THE Philippines has evolved from being a patriarchal society to matriarchal. Since the unemployment rate in our country has increased, working overseas became a practical option. The husband leaves the wife to tend and manage the children at home while he is abroad earning a living.
From April to September 2018, there was an estimated remittance of P235.9 billion.
There are now more than two million overseas Filipino workers (OFWs) mostly dominated by women. Data released in April 2019 by the Philippines Statistics Authority revealed that there were more females than males among the OFWs with about half (47.5 percent) of the females belonging to the age group 25 to 34 years old.
The evolution somehow has created some sort of domestic squabble between husbands and wives when the partner returns home for a vacation. The husband who got used to making decisions on household management, finds it awkward when the wife takes over managing the domestic affair. There are matters that cannot just be taken for granted. To establish a harmonious relationship at home, open communication is needed. Children will have quality time bonding with the parent who comes home for a vacation.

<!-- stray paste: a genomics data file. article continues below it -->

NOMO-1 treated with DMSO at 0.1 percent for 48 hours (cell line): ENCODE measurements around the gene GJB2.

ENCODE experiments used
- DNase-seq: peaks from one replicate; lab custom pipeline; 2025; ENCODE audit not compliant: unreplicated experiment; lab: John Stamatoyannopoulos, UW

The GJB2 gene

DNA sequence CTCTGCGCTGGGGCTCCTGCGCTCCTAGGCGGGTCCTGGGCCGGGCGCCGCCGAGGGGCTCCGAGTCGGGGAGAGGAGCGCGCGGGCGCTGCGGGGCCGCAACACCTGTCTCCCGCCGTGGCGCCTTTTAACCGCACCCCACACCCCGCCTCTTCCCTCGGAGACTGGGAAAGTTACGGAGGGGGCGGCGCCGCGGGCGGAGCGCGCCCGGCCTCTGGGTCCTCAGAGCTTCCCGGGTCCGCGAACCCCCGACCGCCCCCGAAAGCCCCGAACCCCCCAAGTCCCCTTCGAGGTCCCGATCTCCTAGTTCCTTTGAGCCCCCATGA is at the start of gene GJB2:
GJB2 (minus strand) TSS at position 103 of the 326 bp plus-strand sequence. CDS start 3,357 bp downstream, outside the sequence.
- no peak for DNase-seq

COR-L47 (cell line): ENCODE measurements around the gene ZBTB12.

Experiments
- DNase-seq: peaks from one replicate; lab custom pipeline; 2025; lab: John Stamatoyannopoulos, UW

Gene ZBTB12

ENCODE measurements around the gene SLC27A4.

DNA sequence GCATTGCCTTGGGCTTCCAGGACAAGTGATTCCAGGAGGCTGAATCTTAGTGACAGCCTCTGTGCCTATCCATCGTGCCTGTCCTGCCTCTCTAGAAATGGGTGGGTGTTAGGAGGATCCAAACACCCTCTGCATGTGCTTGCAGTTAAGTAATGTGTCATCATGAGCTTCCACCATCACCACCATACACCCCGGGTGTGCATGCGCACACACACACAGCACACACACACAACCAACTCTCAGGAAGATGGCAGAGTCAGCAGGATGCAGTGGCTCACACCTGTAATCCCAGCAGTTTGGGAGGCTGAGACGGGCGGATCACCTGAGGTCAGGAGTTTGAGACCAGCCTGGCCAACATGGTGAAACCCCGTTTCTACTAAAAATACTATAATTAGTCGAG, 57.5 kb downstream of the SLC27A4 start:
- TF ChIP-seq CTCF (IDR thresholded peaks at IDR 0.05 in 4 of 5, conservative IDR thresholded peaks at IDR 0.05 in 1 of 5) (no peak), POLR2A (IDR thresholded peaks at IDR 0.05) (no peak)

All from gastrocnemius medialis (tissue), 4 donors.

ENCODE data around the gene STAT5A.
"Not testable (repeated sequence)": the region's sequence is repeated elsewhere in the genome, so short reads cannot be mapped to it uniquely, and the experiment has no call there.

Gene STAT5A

The coronavirus disease 2019 (Covid-19) has changed the domestic landscape. Department of the Interior and Local Government Secretary Eduardo Ana revealed that at the end of 2020, some 300,000 OFWs returned home. In previous years, the family has been managed by mothers. Now, both parents are at home due to the pandemic. The wife did household chores while the kids were in school. Home schooling made the situation in the domestic front more challenging if not overwhelming. Maddy Savage, author and researcher, deduced that a disproportionate share of the burden is still falling on women.
It has been established that mothers are better household managers. In my generation, Home Economics, which is the art and science of home management, was integrated in the school curriculum. We learned how to cook, how to do taxes and child care tasks.
Wikipedia.com reported that in the 21st century, the prevalence of home economic courses has declined: “Instead, schools are more focusing on courses that prepare one for university rather than life skills. Some schools are starting to incorporate life skills courses back into the curriculum, but as a whole, home economic courses have been in decline.”
A tip from social media: “People are more important than chores. If a family member needs a parent’s immediate attention, ditch your plan to mop the floor.”